ATHENS (Reuters) - Greece called for a swift resolution of its debt crisis on Wednesday, saying its debt mountain would remain unsustainable even in a post-recession era with healthy rates of growth.
The crisis-hit country has been lobbying hard to get its debt, which at 176 percent of GDP is the highest in the euro zone, back to manageable levels. International lenders agree to the idea, but have yet to agree how it will work.
Speaking to Greek lawmakers, Economy Minister George Stathakis said it was “broadly acknowledged” the debt pile would remain unmanageable even if the country met projections of a growth in output of 2.5 percent, inflation close to 2.0 percent, and recorded surpluses.
“Insofar that these assumptions are real, and are incorporated into the viability of debt - if we take all that into account - Greek debt is, in spite of all of that, non-viable,” Stathakis said.
Greece is pinning hopes on a deal following the conclusion by lenders of a second review of economic reforms required under its latest multi-billion euro bailout. Athens and representatives of lenders formally start talks on the second review next week.
In May, euro zone government offered Greece debt relief in 2018, when the current bailout accord expires.
They did not specify how it could be done, partly because of Germany’s view that no immediate remedial action is required, and the position of the International Monetary Fund that decisions are required now.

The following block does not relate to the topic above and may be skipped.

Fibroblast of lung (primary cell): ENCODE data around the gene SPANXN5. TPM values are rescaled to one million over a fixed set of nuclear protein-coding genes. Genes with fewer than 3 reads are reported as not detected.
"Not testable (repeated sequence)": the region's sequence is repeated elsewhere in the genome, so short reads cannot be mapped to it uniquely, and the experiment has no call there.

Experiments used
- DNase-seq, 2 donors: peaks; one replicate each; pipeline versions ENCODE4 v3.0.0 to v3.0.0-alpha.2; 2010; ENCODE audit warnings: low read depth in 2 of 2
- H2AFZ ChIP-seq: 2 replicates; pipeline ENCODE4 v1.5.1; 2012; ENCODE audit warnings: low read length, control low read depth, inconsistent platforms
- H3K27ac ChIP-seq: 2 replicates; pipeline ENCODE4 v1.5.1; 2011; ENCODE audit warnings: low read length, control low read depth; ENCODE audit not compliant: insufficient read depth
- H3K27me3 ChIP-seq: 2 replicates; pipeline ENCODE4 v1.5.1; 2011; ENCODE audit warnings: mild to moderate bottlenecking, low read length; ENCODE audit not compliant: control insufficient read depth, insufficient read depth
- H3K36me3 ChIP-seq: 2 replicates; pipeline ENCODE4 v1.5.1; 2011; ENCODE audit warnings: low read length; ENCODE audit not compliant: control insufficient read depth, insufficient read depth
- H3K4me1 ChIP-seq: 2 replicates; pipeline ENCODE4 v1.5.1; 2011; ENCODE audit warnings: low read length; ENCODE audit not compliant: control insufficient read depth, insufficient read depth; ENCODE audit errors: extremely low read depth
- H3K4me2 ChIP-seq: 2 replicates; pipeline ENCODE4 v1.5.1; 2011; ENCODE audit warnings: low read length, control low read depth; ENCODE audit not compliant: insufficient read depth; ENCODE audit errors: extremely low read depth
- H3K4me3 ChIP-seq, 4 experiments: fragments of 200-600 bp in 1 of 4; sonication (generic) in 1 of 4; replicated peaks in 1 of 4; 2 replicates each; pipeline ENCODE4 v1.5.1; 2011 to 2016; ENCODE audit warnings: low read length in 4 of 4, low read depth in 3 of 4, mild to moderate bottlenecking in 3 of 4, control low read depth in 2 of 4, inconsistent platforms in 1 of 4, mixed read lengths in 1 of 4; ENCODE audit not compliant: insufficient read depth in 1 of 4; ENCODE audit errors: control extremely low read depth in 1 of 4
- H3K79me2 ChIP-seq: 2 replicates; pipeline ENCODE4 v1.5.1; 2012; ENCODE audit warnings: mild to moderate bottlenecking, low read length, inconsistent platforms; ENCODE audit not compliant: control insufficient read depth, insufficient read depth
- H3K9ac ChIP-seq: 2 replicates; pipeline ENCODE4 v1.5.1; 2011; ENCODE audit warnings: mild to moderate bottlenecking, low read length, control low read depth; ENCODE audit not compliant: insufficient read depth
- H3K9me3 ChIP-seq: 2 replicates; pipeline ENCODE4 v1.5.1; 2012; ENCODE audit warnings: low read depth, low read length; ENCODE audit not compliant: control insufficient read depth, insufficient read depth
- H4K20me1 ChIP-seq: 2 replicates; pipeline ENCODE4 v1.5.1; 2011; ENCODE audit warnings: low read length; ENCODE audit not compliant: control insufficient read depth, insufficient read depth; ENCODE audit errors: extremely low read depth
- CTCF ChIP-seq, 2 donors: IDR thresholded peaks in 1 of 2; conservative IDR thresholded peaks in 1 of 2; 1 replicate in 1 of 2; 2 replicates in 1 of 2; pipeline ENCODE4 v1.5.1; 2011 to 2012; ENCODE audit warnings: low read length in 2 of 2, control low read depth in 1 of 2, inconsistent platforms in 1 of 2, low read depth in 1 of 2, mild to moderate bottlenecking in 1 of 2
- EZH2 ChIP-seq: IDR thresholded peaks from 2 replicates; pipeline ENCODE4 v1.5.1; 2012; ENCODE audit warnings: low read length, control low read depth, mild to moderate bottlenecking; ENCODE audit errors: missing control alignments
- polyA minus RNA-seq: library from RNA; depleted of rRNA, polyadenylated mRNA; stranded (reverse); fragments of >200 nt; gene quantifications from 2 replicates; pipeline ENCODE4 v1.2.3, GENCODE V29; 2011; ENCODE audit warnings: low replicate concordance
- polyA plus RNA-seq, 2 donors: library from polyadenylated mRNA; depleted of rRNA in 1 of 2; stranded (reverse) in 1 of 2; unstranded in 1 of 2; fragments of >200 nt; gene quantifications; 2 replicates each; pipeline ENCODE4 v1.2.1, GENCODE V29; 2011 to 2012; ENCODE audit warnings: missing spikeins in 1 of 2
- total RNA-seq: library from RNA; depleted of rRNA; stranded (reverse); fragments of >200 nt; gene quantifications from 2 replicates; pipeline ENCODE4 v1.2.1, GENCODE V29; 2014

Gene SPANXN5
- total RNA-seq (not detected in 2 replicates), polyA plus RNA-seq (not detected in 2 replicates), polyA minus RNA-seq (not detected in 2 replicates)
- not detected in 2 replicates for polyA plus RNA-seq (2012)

Stathakis, a close associate of Greek Prime Minister Alexis Tsipras, said Greece could benefit from an extension of maturities on longer-term debt, smoothing out bumps in its repayment schedule and refinancing existing debt to the EU at lower interest rates.
Details of how a debt restructure will work have to be based on a debt sustainability analysis, and such a report will only be possible after Greece passes reviews on its reform progress.
“Decisions on debt need to be taken now,” Stathakis said. “... The debt sustainability analysis which the IMF must do ... must be concluded by Christmas.”
The IMF has indicated it can only participate in Greece’s latest bailout, brokered in mid-2015 and worth up to 86 billion euros, if its debt is sustainable. The Washington-based lender of last resort believes debt relief for Greece is essential.
Writing by Michele Kambas; Editing by Alison Williams